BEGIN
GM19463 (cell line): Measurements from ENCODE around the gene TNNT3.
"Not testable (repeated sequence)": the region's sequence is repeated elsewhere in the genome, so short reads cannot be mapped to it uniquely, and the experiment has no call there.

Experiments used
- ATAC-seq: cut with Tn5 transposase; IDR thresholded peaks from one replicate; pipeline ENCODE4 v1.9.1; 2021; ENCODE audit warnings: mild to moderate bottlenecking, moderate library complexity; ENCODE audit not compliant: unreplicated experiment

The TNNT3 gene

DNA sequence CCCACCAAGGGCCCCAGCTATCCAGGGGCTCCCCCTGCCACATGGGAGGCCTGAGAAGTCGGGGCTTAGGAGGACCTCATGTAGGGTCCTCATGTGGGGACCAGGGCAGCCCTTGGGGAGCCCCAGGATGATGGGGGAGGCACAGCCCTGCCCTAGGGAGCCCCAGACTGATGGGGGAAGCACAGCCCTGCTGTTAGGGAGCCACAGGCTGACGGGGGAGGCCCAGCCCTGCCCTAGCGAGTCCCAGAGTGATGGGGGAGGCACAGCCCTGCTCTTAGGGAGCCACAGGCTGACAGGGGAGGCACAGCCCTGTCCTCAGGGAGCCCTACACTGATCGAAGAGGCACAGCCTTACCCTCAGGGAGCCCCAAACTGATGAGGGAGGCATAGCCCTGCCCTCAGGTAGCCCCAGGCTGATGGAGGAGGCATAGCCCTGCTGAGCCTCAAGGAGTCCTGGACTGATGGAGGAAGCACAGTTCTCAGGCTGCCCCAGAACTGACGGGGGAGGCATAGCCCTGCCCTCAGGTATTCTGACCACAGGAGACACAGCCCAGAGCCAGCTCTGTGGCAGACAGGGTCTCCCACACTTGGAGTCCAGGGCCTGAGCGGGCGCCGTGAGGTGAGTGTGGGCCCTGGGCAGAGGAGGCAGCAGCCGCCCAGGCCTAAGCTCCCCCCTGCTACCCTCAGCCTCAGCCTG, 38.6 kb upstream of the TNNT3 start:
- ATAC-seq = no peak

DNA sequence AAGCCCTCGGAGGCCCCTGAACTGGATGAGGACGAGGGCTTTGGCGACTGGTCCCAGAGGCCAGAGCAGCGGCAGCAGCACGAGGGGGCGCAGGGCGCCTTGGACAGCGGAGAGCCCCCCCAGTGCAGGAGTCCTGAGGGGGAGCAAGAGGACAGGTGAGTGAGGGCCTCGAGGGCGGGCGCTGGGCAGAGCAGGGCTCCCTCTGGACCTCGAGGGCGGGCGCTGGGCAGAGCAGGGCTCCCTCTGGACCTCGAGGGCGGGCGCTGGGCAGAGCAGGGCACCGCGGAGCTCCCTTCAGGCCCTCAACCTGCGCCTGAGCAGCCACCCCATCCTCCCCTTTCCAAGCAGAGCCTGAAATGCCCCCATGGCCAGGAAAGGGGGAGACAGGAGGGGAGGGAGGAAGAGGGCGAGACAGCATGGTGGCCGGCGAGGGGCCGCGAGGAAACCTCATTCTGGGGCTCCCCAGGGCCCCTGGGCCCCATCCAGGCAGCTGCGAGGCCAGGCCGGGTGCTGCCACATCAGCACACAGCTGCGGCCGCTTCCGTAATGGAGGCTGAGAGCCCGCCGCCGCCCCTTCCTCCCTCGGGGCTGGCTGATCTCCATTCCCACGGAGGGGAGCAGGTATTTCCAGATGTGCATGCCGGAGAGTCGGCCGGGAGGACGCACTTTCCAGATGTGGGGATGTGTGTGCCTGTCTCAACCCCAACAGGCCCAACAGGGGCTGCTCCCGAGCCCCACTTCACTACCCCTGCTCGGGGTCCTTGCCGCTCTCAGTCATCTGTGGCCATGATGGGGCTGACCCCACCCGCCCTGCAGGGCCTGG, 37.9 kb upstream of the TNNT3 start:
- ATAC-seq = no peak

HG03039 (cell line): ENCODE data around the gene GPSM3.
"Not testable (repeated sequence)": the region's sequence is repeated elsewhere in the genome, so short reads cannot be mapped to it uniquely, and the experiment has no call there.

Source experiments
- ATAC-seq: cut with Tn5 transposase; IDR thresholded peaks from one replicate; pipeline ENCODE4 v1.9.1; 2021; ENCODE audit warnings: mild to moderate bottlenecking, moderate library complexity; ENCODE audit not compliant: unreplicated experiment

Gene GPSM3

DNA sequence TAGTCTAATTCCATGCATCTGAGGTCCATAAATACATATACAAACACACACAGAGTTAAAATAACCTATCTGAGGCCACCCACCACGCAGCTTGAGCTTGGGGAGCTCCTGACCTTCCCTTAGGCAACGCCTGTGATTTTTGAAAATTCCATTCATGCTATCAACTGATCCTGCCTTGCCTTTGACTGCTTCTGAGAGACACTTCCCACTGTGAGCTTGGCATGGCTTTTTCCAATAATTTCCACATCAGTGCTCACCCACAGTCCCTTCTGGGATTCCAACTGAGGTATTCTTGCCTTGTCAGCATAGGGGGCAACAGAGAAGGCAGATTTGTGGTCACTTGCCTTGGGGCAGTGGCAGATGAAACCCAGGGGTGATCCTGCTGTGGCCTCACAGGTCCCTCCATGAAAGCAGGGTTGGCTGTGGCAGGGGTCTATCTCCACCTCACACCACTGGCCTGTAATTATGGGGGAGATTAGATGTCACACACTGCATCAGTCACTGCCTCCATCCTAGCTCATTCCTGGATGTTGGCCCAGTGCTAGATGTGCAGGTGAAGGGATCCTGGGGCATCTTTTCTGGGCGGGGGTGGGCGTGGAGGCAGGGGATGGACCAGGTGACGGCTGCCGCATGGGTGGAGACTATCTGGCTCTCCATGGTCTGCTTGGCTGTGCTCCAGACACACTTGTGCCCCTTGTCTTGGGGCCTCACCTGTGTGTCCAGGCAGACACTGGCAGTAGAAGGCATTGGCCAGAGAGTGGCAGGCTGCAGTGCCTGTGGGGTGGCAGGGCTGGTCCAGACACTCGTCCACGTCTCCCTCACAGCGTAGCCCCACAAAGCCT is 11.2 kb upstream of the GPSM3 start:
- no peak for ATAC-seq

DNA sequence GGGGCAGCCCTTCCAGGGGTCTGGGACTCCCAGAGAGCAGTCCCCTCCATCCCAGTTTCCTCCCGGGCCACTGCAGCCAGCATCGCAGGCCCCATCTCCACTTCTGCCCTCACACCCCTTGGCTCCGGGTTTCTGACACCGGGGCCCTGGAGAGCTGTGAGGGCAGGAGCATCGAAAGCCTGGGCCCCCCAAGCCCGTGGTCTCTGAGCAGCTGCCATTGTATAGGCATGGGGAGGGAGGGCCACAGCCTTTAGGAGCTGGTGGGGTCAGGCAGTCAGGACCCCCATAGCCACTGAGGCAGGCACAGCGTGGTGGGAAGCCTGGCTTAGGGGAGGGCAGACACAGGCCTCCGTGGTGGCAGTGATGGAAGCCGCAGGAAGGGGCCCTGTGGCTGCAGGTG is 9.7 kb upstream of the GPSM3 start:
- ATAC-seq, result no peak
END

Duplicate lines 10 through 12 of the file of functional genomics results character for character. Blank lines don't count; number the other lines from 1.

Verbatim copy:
HG03039 (cell line): ENCODE data around the gene GPSM3.
"Not testable (repeated sequence)": the region's sequence is repeated elsewhere in the genome, so short reads cannot be mapped to it uniquely, and the experiment has no call there.

Source experiments